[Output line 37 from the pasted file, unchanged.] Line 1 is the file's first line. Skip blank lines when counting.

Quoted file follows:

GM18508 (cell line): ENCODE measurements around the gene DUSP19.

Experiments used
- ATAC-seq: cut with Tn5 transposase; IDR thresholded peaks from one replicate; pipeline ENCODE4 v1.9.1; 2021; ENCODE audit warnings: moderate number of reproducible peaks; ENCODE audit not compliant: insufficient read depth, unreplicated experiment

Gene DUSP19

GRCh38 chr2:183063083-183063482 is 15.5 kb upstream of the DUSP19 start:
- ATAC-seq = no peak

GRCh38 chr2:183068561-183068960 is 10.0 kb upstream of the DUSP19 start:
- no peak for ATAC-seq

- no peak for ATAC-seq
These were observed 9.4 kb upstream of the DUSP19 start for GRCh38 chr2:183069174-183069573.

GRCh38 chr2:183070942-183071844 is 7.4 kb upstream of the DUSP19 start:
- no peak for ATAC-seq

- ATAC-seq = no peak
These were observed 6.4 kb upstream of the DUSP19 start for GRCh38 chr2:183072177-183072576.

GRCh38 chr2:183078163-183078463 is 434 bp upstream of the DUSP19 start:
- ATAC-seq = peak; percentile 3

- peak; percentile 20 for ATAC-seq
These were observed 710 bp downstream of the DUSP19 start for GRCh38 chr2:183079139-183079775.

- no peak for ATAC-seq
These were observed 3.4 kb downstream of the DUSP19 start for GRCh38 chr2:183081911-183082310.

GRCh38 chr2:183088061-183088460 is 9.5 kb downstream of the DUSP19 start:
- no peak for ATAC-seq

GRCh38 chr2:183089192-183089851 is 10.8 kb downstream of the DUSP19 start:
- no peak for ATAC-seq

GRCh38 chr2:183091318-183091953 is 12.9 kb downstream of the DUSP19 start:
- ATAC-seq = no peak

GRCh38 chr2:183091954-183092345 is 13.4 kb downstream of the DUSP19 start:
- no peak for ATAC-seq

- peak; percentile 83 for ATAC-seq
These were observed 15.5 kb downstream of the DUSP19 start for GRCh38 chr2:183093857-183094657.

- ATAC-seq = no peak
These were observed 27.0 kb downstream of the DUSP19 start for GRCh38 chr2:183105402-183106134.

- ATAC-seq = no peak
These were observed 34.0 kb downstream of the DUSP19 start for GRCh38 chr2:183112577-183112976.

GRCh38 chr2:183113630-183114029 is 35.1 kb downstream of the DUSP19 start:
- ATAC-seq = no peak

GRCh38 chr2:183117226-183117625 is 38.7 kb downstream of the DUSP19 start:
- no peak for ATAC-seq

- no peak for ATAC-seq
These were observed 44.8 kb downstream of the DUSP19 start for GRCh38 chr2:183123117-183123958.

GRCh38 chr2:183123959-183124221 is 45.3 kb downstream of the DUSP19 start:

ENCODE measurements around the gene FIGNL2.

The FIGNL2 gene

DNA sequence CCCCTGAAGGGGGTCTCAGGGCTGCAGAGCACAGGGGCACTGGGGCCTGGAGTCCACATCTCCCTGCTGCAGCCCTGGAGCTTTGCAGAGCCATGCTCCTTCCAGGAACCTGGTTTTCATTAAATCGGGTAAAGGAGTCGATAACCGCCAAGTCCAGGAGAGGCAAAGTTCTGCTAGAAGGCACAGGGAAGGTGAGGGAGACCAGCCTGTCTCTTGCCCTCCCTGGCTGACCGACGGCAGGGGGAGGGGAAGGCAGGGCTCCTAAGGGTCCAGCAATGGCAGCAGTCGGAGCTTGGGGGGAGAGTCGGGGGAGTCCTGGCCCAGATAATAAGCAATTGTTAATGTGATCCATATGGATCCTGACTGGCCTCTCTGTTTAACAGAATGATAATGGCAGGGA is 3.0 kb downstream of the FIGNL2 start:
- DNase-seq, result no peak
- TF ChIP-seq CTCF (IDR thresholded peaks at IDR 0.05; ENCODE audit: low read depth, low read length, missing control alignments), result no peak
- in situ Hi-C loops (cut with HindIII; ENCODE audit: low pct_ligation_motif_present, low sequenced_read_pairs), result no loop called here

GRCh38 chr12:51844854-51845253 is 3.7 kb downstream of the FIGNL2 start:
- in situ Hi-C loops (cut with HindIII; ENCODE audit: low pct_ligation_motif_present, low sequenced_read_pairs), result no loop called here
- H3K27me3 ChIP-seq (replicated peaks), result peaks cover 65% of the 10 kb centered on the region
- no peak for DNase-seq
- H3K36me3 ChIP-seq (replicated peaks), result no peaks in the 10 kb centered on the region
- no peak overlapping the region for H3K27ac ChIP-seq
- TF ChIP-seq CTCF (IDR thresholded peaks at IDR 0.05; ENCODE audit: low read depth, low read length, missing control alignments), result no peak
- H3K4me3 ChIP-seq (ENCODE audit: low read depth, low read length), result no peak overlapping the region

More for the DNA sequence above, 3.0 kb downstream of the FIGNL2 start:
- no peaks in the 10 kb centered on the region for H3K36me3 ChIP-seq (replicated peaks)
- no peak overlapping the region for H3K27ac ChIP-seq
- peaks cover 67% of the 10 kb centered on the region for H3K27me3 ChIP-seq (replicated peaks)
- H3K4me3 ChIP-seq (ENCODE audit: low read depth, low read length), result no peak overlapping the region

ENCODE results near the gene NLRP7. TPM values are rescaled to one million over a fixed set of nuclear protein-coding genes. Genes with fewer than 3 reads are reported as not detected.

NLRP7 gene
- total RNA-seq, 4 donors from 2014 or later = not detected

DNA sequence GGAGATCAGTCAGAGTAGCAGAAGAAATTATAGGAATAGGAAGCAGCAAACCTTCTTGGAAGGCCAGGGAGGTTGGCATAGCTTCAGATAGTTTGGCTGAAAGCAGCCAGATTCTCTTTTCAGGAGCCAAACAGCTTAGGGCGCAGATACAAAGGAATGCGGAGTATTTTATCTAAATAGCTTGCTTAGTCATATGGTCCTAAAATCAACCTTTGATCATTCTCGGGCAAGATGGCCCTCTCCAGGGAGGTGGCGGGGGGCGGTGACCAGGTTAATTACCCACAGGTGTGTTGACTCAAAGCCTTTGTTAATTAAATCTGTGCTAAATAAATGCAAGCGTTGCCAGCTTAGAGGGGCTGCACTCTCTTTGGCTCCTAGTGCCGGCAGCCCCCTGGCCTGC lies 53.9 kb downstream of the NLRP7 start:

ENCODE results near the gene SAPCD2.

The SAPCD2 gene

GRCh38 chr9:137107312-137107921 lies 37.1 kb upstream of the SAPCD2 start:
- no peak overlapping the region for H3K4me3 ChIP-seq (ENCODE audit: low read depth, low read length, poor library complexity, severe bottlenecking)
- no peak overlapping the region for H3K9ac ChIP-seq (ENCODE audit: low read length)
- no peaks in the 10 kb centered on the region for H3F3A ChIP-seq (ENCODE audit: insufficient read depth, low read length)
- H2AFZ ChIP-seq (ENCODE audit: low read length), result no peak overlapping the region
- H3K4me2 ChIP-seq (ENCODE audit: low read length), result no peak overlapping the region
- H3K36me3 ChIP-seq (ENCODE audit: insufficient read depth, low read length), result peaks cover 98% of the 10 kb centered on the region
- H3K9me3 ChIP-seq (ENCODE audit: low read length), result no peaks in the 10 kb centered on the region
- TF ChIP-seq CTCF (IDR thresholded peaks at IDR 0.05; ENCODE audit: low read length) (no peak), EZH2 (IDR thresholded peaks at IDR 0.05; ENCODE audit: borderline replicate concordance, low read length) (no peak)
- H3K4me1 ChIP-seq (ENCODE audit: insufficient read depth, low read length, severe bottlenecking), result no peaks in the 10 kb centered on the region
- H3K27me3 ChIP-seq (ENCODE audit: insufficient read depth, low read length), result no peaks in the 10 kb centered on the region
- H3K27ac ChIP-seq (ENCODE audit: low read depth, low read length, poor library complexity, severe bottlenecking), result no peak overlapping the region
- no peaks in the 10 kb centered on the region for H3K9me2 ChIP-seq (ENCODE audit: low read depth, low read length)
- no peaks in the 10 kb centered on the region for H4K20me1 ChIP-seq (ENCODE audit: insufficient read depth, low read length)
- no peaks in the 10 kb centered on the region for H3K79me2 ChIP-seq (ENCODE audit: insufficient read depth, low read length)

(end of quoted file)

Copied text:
GRCh38 chr2:183117226-183117625 is 38.7 kb downstream of the DUSP19 start: